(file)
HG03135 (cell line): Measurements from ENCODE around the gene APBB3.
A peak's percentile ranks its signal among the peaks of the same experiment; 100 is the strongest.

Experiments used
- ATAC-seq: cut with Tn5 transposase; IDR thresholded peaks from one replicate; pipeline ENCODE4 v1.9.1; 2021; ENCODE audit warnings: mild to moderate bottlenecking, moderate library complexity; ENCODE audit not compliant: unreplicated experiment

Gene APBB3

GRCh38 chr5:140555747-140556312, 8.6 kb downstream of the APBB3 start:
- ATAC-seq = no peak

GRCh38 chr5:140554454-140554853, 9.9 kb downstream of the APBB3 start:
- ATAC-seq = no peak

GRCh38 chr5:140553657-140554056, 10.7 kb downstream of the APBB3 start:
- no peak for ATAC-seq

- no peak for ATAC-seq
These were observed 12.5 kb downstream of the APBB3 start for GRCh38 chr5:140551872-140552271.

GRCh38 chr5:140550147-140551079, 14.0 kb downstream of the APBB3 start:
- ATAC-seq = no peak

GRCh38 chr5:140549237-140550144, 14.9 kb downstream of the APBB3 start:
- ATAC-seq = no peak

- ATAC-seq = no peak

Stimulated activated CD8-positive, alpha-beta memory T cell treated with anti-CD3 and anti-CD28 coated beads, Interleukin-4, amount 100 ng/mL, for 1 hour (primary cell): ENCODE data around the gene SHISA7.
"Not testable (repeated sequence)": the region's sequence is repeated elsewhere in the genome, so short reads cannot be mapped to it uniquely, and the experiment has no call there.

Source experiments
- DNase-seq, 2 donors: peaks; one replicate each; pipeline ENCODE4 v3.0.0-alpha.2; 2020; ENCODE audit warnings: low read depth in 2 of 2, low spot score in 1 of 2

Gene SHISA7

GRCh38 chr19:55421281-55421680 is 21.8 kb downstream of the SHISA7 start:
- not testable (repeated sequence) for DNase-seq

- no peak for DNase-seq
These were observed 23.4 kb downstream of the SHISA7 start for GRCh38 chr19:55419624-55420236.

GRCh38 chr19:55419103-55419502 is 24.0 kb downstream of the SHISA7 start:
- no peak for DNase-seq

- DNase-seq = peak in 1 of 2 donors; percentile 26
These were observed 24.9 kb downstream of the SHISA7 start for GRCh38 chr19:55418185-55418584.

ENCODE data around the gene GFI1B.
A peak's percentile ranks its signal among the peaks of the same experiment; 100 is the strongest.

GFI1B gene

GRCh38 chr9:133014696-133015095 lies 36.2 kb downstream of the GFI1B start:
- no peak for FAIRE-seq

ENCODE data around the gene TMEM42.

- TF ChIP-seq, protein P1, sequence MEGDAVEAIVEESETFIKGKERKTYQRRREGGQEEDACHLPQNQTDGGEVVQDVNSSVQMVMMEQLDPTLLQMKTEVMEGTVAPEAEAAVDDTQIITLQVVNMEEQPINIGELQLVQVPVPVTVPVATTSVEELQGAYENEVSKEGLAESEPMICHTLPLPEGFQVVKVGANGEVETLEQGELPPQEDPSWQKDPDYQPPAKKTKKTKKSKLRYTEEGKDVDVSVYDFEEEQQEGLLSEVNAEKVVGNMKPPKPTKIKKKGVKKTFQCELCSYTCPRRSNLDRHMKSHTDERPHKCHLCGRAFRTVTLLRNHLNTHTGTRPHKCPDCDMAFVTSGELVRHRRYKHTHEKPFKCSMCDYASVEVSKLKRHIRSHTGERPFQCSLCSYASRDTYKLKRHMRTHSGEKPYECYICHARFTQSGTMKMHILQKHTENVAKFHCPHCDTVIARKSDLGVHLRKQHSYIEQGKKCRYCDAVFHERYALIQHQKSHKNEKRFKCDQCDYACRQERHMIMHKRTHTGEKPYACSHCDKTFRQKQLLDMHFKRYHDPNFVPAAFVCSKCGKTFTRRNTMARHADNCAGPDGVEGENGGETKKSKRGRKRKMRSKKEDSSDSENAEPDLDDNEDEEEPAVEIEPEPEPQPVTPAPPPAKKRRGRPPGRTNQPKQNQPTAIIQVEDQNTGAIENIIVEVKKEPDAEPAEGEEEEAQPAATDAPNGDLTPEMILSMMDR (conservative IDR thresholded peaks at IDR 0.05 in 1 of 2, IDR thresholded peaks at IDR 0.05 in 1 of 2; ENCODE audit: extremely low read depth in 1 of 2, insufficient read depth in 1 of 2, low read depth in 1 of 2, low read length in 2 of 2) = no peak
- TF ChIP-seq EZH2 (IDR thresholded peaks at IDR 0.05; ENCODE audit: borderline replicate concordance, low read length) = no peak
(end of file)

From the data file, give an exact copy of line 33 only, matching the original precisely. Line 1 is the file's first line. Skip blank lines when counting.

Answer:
A peak's percentile ranks its signal among the peaks of the same experiment; 100 is the strongest.